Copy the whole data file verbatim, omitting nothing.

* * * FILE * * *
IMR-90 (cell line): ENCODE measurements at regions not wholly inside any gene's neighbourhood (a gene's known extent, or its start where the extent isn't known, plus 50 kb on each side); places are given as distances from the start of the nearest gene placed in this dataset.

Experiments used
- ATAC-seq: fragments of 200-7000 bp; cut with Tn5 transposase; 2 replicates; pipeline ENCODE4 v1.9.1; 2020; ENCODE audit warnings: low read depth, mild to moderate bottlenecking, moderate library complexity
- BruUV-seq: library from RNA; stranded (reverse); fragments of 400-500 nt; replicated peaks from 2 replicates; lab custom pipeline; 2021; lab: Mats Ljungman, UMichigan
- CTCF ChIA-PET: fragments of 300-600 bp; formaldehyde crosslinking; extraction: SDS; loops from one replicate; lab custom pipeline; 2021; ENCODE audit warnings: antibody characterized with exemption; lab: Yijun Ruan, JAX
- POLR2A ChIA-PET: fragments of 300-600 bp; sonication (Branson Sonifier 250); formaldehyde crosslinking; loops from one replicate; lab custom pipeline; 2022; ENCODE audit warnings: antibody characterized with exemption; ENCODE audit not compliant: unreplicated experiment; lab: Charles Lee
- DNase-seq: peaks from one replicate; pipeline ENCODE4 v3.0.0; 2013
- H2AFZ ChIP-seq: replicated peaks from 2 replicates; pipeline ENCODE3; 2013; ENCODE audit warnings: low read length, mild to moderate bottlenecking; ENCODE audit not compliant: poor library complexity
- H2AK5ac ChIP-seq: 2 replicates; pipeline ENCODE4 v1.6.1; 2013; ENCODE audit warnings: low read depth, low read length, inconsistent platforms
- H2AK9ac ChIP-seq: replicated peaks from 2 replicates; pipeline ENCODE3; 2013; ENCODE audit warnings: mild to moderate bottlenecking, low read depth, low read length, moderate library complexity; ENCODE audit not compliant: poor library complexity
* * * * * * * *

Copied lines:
IMR-90 (cell line): ENCODE measurements at regions not wholly inside any gene's neighbourhood (a gene's known extent, or its start where the extent isn't known, plus 50 kb on each side); places are given as distances from the start of the nearest gene placed in this dataset.

Experiments used
- ATAC-seq: fragments of 200-7000 bp; cut with Tn5 transposase; 2 replicates; pipeline ENCODE4 v1.9.1; 2020; ENCODE audit warnings: low read depth, mild to moderate bottlenecking, moderate library complexity
- BruUV-seq: library from RNA; stranded (reverse); fragments of 400-500 nt; replicated peaks from 2 replicates; lab custom pipeline; 2021; lab: Mats Ljungman, UMichigan
- CTCF ChIA-PET: fragments of 300-600 bp; formaldehyde crosslinking; extraction: SDS; loops from one replicate; lab custom pipeline; 2021; ENCODE audit warnings: antibody characterized with exemption; lab: Yijun Ruan, JAX
- POLR2A ChIA-PET: fragments of 300-600 bp; sonication (Branson Sonifier 250); formaldehyde crosslinking; loops from one replicate; lab custom pipeline; 2022; ENCODE audit warnings: antibody characterized with exemption; ENCODE audit not compliant: unreplicated experiment; lab: Charles Lee
- DNase-seq: peaks from one replicate; pipeline ENCODE4 v3.0.0; 2013
- H2AFZ ChIP-seq: replicated peaks from 2 replicates; pipeline ENCODE3; 2013; ENCODE audit warnings: low read length, mild to moderate bottlenecking; ENCODE audit not compliant: poor library complexity
- H2AK5ac ChIP-seq: 2 replicates; pipeline ENCODE4 v1.6.1; 2013; ENCODE audit warnings: low read depth, low read length, inconsistent platforms
- H2AK9ac ChIP-seq: replicated peaks from 2 replicates; pipeline ENCODE3; 2013; ENCODE audit warnings: mild to moderate bottlenecking, low read depth, low read length, moderate library complexity; ENCODE audit not compliant: poor library complexity